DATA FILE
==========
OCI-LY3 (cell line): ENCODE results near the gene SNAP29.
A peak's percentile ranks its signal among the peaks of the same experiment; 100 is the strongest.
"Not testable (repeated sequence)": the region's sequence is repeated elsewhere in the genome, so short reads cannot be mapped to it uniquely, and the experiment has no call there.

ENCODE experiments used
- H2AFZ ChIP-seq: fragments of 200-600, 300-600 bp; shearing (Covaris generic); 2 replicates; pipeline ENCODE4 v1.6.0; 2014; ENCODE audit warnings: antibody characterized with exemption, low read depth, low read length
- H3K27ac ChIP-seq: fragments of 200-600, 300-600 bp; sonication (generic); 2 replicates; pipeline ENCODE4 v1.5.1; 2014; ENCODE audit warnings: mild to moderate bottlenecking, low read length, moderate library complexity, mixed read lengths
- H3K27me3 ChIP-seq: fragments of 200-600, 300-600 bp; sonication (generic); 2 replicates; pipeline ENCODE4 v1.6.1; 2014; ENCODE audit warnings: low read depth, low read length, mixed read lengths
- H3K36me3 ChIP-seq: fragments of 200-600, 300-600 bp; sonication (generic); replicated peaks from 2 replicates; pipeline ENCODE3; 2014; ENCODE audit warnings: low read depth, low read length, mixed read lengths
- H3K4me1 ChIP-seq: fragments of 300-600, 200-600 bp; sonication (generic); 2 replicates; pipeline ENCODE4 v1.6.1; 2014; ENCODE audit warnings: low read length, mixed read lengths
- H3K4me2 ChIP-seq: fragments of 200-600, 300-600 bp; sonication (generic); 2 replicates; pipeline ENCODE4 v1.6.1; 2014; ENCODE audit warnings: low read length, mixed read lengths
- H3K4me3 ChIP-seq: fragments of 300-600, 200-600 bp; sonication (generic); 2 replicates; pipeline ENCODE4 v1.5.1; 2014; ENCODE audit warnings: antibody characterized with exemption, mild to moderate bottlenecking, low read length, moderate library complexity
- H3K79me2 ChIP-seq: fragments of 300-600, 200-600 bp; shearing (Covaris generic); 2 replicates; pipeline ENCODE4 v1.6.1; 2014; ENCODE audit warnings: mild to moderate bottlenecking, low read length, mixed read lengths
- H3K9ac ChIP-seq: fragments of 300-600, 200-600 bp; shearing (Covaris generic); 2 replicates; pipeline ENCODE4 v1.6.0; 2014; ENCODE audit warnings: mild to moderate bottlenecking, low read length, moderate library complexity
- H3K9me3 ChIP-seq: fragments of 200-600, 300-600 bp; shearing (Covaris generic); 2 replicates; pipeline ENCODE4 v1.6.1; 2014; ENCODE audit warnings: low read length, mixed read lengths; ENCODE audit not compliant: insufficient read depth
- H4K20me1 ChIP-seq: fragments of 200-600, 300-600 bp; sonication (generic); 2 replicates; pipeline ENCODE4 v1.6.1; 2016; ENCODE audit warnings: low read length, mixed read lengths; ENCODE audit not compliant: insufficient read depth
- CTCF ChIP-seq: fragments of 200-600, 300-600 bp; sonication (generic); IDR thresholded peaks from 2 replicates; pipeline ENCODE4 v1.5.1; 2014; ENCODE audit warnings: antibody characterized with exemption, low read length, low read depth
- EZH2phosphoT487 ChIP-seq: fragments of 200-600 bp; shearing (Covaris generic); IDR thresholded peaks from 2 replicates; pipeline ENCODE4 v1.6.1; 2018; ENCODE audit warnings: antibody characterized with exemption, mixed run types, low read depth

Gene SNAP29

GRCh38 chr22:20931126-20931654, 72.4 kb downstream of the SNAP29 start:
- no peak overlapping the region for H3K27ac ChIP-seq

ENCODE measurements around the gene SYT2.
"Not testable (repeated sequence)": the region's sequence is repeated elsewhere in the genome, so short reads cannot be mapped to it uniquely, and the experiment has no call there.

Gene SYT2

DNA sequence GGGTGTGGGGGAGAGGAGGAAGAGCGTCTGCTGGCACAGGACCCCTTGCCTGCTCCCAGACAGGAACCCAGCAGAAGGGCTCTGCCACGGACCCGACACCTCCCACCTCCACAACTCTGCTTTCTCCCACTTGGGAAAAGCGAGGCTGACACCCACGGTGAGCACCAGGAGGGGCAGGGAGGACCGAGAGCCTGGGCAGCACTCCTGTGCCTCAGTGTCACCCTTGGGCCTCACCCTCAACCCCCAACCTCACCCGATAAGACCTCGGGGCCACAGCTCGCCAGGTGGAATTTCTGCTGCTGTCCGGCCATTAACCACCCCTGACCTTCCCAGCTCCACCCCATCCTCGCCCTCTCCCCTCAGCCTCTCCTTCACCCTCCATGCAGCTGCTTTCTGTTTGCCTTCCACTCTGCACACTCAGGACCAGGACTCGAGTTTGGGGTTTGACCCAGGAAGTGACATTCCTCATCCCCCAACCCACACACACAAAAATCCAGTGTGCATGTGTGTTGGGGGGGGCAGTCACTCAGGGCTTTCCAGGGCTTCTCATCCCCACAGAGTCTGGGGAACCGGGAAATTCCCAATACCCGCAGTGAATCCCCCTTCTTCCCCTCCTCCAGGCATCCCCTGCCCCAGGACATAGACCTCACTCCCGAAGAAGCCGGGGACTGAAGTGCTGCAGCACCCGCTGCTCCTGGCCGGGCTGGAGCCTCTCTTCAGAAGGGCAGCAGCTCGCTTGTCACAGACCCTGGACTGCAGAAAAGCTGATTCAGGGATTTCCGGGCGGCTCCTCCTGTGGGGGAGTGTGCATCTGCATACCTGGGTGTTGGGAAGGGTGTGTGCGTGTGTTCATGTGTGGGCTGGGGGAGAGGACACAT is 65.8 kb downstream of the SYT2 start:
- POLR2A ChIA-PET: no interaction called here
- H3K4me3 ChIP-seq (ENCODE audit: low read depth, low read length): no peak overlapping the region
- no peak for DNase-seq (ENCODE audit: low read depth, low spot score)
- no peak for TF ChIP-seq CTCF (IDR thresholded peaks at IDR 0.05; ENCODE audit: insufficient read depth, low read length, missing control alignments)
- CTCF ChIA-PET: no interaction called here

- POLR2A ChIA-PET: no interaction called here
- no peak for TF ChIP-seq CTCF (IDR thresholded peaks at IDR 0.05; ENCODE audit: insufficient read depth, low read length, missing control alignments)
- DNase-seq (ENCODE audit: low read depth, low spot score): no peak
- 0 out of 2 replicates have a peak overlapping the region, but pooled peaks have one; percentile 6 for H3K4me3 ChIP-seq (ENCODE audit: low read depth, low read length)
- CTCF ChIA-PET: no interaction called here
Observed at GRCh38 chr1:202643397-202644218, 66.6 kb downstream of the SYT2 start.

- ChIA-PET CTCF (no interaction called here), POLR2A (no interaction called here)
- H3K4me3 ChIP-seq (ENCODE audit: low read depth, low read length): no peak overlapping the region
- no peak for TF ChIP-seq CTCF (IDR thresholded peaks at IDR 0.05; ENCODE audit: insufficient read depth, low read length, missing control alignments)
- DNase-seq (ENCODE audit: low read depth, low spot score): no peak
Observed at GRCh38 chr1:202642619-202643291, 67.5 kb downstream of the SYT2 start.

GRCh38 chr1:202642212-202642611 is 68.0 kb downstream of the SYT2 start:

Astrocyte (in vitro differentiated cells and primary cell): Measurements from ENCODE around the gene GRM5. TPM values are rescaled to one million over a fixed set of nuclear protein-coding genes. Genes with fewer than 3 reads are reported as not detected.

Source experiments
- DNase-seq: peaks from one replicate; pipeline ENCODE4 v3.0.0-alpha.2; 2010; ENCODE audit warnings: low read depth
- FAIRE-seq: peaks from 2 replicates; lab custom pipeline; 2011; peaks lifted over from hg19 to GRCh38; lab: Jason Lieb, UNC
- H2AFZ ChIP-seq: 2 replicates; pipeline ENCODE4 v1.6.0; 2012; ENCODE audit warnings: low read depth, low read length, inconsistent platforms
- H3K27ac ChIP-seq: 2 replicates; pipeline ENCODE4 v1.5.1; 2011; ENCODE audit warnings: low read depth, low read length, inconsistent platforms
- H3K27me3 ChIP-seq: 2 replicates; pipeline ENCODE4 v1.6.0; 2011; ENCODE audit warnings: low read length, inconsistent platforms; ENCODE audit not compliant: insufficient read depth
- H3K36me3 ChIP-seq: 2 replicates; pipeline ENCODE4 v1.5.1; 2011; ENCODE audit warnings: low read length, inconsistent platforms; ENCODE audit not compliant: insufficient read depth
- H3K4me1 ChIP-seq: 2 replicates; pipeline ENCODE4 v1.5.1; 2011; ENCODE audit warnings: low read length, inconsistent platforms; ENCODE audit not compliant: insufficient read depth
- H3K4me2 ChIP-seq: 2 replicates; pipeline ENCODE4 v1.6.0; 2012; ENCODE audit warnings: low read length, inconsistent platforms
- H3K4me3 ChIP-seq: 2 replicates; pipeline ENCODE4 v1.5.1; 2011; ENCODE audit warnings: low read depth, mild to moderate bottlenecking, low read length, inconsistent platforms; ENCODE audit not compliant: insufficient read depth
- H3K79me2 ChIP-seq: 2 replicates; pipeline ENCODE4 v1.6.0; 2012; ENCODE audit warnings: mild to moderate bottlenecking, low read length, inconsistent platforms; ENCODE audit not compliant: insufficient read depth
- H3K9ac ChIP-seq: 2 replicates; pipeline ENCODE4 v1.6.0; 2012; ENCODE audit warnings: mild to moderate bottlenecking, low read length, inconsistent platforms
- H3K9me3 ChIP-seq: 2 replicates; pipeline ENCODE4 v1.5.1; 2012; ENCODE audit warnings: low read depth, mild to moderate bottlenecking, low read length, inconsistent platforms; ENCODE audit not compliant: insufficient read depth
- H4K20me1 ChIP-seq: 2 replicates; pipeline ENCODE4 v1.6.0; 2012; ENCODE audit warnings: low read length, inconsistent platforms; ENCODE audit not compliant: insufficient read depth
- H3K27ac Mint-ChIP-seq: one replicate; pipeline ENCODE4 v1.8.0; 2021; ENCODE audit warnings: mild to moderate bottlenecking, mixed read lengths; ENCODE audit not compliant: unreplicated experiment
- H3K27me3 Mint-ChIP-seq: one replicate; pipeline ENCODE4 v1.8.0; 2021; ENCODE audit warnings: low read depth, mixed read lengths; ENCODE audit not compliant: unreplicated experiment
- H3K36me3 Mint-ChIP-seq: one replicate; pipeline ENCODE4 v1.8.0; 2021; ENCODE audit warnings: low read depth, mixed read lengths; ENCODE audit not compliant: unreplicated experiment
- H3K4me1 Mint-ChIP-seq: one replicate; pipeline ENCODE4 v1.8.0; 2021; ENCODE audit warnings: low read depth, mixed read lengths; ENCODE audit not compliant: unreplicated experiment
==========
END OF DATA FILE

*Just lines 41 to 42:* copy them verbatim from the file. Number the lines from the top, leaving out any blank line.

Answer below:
GRCh38 chr1:202642212-202642611 is 68.0 kb downstream of the SYT2 start:

Astrocyte (in vitro differentiated cells and primary cell): Measurements from ENCODE around the gene GRM5. TPM values are rescaled to one million over a fixed set of nuclear protein-coding genes. Genes with fewer than 3 reads are reported as not detected.